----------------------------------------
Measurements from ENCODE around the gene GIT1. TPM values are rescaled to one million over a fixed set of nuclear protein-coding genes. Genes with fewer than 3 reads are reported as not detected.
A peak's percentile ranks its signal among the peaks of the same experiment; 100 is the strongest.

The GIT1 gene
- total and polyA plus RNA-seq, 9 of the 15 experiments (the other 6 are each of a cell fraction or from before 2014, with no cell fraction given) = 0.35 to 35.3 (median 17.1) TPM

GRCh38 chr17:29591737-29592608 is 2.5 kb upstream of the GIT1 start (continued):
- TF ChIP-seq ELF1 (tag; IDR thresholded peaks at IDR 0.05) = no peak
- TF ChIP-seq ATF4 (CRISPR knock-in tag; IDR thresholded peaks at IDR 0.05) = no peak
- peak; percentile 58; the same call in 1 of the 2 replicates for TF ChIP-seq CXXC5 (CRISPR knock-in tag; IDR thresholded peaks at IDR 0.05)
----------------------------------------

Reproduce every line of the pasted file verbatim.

Measurements from ENCODE around the gene GIT1. TPM values are rescaled to one million over a fixed set of nuclear protein-coding genes. Genes with fewer than 3 reads are reported as not detected.
A peak's percentile ranks its signal among the peaks of the same experiment; 100 is the strongest.

The GIT1 gene
- total and polyA plus RNA-seq, 9 of the 15 experiments (the other 6 are each of a cell fraction or from before 2014, with no cell fraction given) = 0.35 to 35.3 (median 17.1) TPM

GRCh38 chr17:29591737-29592608 is 2.5 kb upstream of the GIT1 start (continued):
- TF ChIP-seq ELF1 (tag; IDR thresholded peaks at IDR 0.05) = no peak
- TF ChIP-seq ATF4 (CRISPR knock-in tag; IDR thresholded peaks at IDR 0.05) = no peak
- peak; percentile 58; the same call in 1 of the 2 replicates for TF ChIP-seq CXXC5 (CRISPR knock-in tag; IDR thresholded peaks at IDR 0.05)